Friday, March 15: I was chatting on the phone that evening with my good friend and former pastor, Fr. Darrin Merlino, CMF, about his upcoming venture—an interview series on SJEN.tv called “Hound of Heaven.” His first guests will be Cary Solomon and Chuck Konzelman, writers, producers, and directors of the new movie Unplanned, the Abby Johnson story, and Fr. Darrin mentioned how excited he was to be going to the world premiere in Hollywood on Monday the 18th. Then he casually asked if my wife Barbara and I would like to go. Is this a trick question? I thought.
Saturday, March 16: We moved all our schedules, I got us a room at the Loews Hollywood Hotel adjacent to the TCL Chinese Theaters where the premiere was set, and we ran around getting ready. This was going to be fun! Then I sent an email to my friend Carl E. Olson with the news. He phoned me within minutes, asking, “Has anyone ever said that you were the answer to a prayer?” He’d been trying to get someone to cover the premiere in Los Angeles for Catholic World Report but it hadn’t worked out. Would I be willing? Desperate times, desperate measures, evidently!
Sunday, March 17: An eight hour drive (which should have been 90 minutes shorter; how do people live with this kind of traffic?), from Prescott, Arizona, into the maw of L.A. Late dinner and room problems and finally got to sleep at 1:00 am.
Monday, March 18: Great breakfast in the hotel, wandered around the Walk of Fame area for a while. It was a summery 80 degrees and there were throngs of tourists and hustling locals everywhere. I’d camped out in Hollywood in the mid-seventies during my foray into the music biz—a shoebox apartment off Cahuenga Blvd., in the same courtyard where Jackson Browne and Linda Ronstadt were living—and I hadn’t been back to this spot since. Barbara is a California girl and had visited here a lot when she was younger. We were struck by the street’s grinning vulgarity, the blaring music everywhere, the glitzy exterior over the corroded reality. Think Gloria Swanson in Sunset Blvd. How appropriate that what might be the most important event in the history of the pro-life movement would launch right here.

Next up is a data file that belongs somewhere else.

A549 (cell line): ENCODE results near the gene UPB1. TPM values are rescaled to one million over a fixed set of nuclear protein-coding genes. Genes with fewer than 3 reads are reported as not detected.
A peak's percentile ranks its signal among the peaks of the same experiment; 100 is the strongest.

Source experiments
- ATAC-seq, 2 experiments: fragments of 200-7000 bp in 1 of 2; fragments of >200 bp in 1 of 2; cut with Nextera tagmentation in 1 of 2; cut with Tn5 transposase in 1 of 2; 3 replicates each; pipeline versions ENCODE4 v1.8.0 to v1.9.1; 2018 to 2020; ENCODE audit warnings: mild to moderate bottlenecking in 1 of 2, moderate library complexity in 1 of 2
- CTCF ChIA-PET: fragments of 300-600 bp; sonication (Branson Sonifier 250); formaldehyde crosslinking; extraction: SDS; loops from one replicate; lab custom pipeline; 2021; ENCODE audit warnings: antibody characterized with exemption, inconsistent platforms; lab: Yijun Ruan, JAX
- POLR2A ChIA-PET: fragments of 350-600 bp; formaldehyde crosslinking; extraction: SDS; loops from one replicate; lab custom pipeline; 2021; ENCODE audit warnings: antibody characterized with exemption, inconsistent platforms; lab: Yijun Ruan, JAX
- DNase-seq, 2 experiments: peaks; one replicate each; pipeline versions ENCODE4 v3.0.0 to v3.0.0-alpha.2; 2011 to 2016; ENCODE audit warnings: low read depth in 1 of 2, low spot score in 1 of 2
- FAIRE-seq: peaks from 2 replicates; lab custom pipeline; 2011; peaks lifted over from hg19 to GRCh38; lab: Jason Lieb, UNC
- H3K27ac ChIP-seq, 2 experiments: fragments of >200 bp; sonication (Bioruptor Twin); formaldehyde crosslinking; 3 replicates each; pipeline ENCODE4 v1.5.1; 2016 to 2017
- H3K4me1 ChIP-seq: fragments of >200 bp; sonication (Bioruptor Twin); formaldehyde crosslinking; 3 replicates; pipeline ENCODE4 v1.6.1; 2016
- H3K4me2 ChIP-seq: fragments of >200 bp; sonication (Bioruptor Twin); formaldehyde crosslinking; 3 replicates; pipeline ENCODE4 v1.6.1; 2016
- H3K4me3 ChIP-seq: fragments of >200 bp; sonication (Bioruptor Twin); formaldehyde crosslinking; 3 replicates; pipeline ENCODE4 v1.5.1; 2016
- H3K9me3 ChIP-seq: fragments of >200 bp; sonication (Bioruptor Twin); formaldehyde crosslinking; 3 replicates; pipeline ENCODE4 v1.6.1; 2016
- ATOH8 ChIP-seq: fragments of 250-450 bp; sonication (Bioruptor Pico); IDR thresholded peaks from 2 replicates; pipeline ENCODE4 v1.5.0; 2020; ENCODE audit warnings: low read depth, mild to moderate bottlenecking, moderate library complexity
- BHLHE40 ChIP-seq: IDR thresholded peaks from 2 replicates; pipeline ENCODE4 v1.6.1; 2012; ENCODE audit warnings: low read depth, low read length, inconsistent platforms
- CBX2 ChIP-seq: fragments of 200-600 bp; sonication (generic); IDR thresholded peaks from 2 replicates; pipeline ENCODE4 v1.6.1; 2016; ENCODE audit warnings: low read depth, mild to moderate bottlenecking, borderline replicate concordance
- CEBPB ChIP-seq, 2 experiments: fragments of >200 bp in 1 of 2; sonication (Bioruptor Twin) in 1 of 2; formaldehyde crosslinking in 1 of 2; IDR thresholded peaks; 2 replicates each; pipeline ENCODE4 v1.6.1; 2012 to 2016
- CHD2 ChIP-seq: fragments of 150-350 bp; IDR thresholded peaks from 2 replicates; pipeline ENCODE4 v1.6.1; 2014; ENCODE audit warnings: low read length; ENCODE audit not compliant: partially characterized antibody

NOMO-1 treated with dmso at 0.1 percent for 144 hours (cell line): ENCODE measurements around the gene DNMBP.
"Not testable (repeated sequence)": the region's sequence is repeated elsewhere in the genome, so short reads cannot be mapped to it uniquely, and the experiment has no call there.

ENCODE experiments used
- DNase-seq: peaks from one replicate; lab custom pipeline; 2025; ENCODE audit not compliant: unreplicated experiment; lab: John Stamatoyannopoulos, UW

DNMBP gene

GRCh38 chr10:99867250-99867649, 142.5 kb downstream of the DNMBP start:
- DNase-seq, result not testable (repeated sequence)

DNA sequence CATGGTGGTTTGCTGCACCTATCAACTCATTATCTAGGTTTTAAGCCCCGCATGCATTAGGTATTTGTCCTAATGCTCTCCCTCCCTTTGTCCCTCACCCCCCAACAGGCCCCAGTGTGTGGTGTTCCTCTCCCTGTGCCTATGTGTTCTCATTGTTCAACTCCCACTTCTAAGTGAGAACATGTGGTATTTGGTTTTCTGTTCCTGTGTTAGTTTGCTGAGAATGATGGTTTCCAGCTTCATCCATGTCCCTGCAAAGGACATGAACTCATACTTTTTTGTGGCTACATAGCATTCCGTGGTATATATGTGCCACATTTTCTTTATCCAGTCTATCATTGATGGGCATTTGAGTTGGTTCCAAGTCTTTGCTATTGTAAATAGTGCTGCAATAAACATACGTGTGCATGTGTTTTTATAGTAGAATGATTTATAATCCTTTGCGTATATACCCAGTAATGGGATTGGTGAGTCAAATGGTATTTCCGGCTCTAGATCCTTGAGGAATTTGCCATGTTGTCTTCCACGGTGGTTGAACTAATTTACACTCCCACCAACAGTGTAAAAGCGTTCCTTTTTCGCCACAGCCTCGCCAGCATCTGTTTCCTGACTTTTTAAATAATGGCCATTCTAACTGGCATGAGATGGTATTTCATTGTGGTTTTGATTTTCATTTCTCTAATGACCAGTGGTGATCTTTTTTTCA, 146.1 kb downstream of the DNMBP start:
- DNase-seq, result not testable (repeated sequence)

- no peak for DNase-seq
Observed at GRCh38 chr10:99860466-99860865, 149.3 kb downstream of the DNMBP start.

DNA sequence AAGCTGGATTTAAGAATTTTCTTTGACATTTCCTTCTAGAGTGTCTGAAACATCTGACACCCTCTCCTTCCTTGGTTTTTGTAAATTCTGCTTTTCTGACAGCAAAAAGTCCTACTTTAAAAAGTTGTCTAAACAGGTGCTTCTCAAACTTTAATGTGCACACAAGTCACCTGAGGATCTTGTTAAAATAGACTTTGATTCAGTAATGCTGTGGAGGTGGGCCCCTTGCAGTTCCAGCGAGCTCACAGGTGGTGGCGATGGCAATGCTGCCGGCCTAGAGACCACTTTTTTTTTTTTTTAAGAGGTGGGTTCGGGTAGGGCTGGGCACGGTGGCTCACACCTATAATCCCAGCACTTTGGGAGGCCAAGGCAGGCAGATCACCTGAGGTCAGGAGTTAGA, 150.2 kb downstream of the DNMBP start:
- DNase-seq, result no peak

5:45 pm: Fr. Darrin met us in the lobby and we strolled together to the red-carpet media scrum which was already mobbed. We watched and took photos as Abby Johnson, the stars, producers, and supporters of the movie were interviewed on camera by various outlets. Fr. Darrin introduced us to Chuck and Cary and other people involved with the film.
7:45 pm: There’s probably never been a Hollywood premiere quite like this one—opening with impassioned comments from Abby Johnson, the filmmakers, and the star, and finishing with prayers and a benediction from a Catholic priest. The VIP invitation-only audience was, not surprisingly, wildly receptive.
Unplanned, the film: Like many, I’ve been disappointed with most “preaching to the choir” Christian movies, and wasn’t at all sure what to expect from this one. I was, however, determined to give CWR readers an honest review. But, honestly, Unplanned almost transcends the medium, making it difficult to encapsulate. It felt like I was watching a Holocaust documentary, incongruously set in the leafy suburbs of modern-day Texas. Dappled sunlight, good people going about their everyday business, nice cars and houses, yet all of it floating on an unseen, roiling river of blood.
In this case, though, there are no death-camp smokestacks, belching the smoke of incinerated humanity. The death camp here is a Planned Parenthood clinic, from which nondescript blue barrels filled with butchered babies are rolled out and hauled away by a hazmat truck. Hannah Arendt, reporting in 1963 on the Adolf Eichmann trial in Jerusalem, coined the phrase, “the banality of evil.” This is that.
Don’t get me wrong, the film is well made; you won’t be jarred by poor lighting or by-the-numbers acting. The passion and dedication of everyone involved is evident throughout. The script is literate yet natural, the directing style straightforward and workmanlike—I thought of Clint Eastwood’s low-fat, high-protein formula for delivering a story—the cinematography, production values, and casting are top-drawer. Ashley Bratcher as Abby Johnson carries the film triumphantly; in a just world she would be showered with accolades and awards, but this is not a just world. I doubt she cares a whit. She immerses the viewer in Abby’s well-known story through her exceptional onscreen craft.
In fact, I imagine that this was the primary creative challenge Solomon and Konzelman faced: the fact that Johnson’s story is so well known. They structured the film to overcome that familiarity, to draw the viewer, step by step, lie by lie, into the heart of darkness, the same way Abby was drawn in as she became a superstar clinic director at Planned Parenthood. And they succeed. No matter what knowledge or viewpoint you have when you enter the theater, how repelled you are by abortion or how committed you are to “a woman’s right to choose,” you will experience first-hand and through numerous scenes the explicit horror of the act, all funneled into one singular, indelible moment—shown unflinchingly—that shattered Abby Johnson’s life and in turn altered the entire trajectory of the pro-life movement. And you will never forget it, try as you might.